About 19,000 more tests of Texas high school athletes produced seven positive results of steroid use.
The University Interscholastic League on Friday released results of tests done from September through December. Along with the seven confirmed cases of steroid use, 10 more require more testing after athletes showed elevated testosterone levels.
Another 48 students were classified as "protocol violations" for either refusing to provide a urine sample or having an unexcused absence the day they were selected.
Texas has the largest high school program in the country, aimed at testing up to 50,000 students by the end of the current school year. Since February 2008, the first 29,000 tests have produced only 11 confirmed results of steroid use, causing some lawmakers to question the value of the $6 million program. Gov. Rick Perry has suggested it may need to be scaled back.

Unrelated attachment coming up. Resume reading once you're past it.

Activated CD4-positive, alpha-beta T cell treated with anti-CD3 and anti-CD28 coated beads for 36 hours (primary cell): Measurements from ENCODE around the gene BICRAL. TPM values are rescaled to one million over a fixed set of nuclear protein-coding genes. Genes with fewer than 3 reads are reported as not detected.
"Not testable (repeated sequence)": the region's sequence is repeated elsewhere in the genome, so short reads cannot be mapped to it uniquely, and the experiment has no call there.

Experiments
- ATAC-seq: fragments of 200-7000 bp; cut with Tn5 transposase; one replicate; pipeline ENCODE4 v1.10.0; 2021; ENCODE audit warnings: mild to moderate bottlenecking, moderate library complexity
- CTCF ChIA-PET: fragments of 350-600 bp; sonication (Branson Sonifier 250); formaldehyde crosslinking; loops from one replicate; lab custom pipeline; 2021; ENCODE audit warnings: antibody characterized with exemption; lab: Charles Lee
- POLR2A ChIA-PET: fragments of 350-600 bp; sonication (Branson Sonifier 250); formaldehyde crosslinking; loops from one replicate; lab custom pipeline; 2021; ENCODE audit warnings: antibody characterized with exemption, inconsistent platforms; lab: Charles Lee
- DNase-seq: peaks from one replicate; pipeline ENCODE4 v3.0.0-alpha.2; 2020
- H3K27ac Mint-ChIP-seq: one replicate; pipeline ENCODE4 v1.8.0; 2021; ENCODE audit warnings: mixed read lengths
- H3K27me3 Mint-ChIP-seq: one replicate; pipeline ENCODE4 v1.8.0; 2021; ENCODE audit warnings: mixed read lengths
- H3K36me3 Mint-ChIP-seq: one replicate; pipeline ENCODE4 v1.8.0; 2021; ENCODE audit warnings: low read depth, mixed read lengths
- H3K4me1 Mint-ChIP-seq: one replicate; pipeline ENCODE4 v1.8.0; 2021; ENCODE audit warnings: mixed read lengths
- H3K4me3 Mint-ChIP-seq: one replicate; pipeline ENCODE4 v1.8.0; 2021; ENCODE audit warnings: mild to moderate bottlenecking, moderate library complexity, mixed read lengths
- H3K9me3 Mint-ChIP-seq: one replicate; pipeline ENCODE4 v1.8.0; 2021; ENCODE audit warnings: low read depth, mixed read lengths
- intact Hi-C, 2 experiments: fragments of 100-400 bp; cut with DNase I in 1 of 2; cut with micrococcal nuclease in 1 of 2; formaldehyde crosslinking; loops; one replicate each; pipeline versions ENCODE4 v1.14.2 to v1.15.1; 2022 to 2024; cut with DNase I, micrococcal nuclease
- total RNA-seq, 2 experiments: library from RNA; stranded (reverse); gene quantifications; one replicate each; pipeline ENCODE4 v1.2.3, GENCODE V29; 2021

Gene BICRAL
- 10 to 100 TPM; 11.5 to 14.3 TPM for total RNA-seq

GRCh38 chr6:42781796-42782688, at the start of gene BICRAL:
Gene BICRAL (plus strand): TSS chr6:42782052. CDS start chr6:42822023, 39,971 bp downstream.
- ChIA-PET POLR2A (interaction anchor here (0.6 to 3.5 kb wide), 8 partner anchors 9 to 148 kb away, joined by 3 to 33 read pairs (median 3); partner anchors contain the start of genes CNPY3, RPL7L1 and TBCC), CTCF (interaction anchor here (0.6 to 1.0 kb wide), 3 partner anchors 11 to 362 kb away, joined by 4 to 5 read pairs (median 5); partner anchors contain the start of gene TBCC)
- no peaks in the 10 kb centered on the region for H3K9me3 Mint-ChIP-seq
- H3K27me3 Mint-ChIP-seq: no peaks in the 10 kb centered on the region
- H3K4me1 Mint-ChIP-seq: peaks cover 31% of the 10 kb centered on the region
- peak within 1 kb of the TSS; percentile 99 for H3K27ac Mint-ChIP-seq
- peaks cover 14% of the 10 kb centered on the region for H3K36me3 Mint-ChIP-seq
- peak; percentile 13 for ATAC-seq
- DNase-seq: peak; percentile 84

Testing is conducted by the National Center for Drug Free sport, which randomly selects male and female athletes from all sports, although testing was tilted heavily toward football in the fall.
Of the 18,817 tests in the latest round, 4,535 were football players. Females were tested most often in volleyball (1,089). A positive test brings a 30-day suspension from play for the first offense.
The most common substance found in the seven positive tests were metabolites of boldenone, an anabolic steroid. It was found in four cases.
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All of the athletes testing positive were males. Five were identified as football players and one played football and also participated in track and field. The seventh played baseball and golf.
The seven positive tests were for four juniors, two seniors and one sophomore. Six were in Class 5A, the highest division of competition, and the seventh was in Class 4A.
Freshman and sophomores were tested most often, with 11,386 exams.